Every salesperson and marketer wants to know, "When is the best time to send email?" We spend hours crafting our email campaigns and sales emails, creating copy and messages that we know will get a response—if they're seen. We need our recipients to open our emails in order to engage.
But so many emails go unseen, thanks to the sheer number of emails individuals receive daily. On any given day, our prospects are dealing with 100+ messages in their inboxes. Wouldn't it be nice to know that magic time to send, to optimize our chances of getting a response?
Studies Don't Agree On the Ideal Time to Send
Because email marketing works and because salespeople rely on email in an age of robust voicemail use, there have been hundreds of studies done on what time to send
Mailchimp's most recent study says weekdays are much better than weekends, with Monday through Thursday being ideal. Yesware's most recent study shows that open and click rates are highest on Saturday and Sunday. GetResponse says you should send email in the afternoon. Lifehacker says you should send between 6:00 a.m. and 7:00 a.m.
So What's the Real Answer?
We've found through our own A/B testing on multiple client accounts that the answer is actually quite logical when you think about it: there is no one perfect time. The best time to send email is the time that's right for each individual.
No one has the same email habits—we each develop our own. Some people check email when they first wake up at 5:30 a.m., reply when they get to the office, and then don't check it the rest of the day. Some people check email every hour, but don't really read and respond until 1:00 p.m. and then again at 5:00 p.m. Some people check email at lunchtime and send all their replies then. The range of email habits is endless.
The Best Time to Send is When Each Individual Is Ready to Read and Respond
If there was indeed one best time to send sales emails, every marketer and salesperson would send
If you want to get a response to your email, you need to personalize your delivery times. Let's take a look at two case studies to see in concrete terms what we mean.
LeadG2, a HubSpot Platinum Agency Partner, was taking guesses at the best time to send. They primarily sent their campaigns and client communications on Tuesdays or Wednesdays at 1:00 because the open rates were better than other times they'd tried. But they weren't happy with their open rates, and they continued getting dozens of hard bounces each time they sent a large mailing, due to corporate email systems kicking back mass-delivered campaigns. When they began sending campaigns and communications through Seventh Sense, they saw a 26% open rate increase and a 22% click rate increase. And their number of hard bounces diminished to almost none.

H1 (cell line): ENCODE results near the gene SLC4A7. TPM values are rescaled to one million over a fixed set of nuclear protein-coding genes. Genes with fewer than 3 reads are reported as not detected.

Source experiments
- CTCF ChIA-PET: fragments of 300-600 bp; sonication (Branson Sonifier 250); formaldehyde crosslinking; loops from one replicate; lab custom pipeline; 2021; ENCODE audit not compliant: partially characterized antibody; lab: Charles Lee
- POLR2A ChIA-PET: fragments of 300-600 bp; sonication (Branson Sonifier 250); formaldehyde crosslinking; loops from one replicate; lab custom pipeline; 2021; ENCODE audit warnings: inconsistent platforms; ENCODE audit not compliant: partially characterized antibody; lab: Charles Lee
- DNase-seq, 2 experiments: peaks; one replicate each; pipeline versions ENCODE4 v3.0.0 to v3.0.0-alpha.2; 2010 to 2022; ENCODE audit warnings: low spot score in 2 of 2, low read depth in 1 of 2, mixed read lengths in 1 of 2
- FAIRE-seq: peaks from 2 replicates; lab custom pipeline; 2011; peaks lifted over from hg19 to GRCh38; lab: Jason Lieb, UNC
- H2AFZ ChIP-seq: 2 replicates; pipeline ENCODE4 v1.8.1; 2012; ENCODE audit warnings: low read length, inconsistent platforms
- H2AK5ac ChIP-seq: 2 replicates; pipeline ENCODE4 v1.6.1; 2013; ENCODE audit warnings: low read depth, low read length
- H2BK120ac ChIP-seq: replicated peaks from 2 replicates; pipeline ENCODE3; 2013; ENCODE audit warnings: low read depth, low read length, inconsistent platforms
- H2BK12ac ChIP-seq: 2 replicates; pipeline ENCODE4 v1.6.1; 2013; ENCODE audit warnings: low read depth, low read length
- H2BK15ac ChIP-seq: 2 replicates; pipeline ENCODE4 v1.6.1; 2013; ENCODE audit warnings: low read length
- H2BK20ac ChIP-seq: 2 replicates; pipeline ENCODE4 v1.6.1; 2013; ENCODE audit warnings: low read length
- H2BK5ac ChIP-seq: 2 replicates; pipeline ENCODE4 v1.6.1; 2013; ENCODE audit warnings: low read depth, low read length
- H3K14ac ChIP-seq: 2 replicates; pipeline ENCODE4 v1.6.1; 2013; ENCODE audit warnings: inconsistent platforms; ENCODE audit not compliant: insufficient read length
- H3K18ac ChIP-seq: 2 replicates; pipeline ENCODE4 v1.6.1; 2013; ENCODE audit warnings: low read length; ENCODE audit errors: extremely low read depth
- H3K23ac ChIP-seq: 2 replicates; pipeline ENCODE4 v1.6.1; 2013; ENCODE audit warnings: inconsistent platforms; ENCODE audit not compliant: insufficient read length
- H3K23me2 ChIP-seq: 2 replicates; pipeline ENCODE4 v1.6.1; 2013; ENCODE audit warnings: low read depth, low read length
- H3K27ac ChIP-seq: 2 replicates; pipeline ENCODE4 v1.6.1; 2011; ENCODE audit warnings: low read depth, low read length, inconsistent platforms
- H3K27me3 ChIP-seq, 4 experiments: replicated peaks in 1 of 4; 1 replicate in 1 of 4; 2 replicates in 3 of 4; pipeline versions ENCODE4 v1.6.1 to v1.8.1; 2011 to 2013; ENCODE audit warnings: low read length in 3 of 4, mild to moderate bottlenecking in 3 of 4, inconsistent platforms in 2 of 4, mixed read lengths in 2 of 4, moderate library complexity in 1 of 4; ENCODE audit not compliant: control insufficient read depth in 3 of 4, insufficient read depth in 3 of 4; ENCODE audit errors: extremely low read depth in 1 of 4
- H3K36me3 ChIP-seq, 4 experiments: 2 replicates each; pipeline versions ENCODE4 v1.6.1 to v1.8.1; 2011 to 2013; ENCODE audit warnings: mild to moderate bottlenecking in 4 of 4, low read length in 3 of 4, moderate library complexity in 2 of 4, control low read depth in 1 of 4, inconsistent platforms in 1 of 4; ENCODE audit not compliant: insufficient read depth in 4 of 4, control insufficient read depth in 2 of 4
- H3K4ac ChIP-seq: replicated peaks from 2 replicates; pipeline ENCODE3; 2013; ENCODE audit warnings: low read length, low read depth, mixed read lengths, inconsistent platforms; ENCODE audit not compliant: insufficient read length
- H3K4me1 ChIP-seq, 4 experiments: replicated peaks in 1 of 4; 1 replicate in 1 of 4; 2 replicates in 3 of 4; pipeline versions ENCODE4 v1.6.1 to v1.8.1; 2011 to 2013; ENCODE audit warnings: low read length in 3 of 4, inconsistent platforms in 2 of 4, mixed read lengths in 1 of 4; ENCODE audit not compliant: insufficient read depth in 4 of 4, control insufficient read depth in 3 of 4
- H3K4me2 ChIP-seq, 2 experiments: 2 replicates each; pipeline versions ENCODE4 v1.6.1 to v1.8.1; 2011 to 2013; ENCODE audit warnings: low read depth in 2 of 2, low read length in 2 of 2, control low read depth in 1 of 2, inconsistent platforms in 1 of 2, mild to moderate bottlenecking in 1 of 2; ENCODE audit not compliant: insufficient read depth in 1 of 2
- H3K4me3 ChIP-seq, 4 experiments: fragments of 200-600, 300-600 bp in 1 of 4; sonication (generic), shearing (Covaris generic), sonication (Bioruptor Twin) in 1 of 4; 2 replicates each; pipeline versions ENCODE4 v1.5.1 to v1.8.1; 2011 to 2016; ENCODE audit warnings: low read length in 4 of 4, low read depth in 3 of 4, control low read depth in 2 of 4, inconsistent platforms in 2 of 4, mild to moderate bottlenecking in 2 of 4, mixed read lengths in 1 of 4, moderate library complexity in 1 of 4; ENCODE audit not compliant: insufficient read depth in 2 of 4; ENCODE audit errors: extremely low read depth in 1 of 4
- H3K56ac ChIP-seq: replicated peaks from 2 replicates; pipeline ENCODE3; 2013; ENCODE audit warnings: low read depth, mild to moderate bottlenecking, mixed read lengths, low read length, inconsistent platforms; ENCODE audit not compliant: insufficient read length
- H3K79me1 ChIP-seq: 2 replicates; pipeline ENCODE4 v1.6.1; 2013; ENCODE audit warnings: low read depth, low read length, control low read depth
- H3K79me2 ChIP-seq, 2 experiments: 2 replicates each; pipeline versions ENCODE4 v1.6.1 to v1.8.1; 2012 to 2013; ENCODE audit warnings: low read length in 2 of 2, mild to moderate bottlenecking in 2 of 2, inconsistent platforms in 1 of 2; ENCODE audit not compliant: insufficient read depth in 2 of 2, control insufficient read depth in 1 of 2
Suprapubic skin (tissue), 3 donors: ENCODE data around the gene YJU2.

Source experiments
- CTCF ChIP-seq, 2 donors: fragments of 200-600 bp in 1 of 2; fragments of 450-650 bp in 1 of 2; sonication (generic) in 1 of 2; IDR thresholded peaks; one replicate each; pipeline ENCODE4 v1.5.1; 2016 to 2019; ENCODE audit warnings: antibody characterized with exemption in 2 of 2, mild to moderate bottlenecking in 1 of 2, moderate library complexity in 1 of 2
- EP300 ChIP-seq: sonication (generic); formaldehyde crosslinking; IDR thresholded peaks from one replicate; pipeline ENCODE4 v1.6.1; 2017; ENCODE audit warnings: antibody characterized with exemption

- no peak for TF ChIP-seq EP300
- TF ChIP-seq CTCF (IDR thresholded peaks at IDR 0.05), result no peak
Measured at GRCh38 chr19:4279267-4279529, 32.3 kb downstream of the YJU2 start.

Clearpath, a technology services company, had been delivering their emails based on a lot of intuition around timing as well. They found that either 10:00 a.m. or 2:00 p.m. on Tuesdays and Thursdays received the most engagement, so they tended to stick with those days and times. But although they were connecting with a larger number of people at their ideal email time than other date and time combinations, they were missing lots of recipients because their ideal time was different. When Seventh Sense came in and they started delivering their emails over the course of a day at the most optimal times, they saw a 12% open rate increase and a 96% click rate increase.
If you want your email campaigns and communications to be effective, you first need to get people to open them. And your real goal is to get people to engage with your content—whether that means clicking through to read an article, downloading an eBook, or responding to a sales email. There's no one best time to send a mass email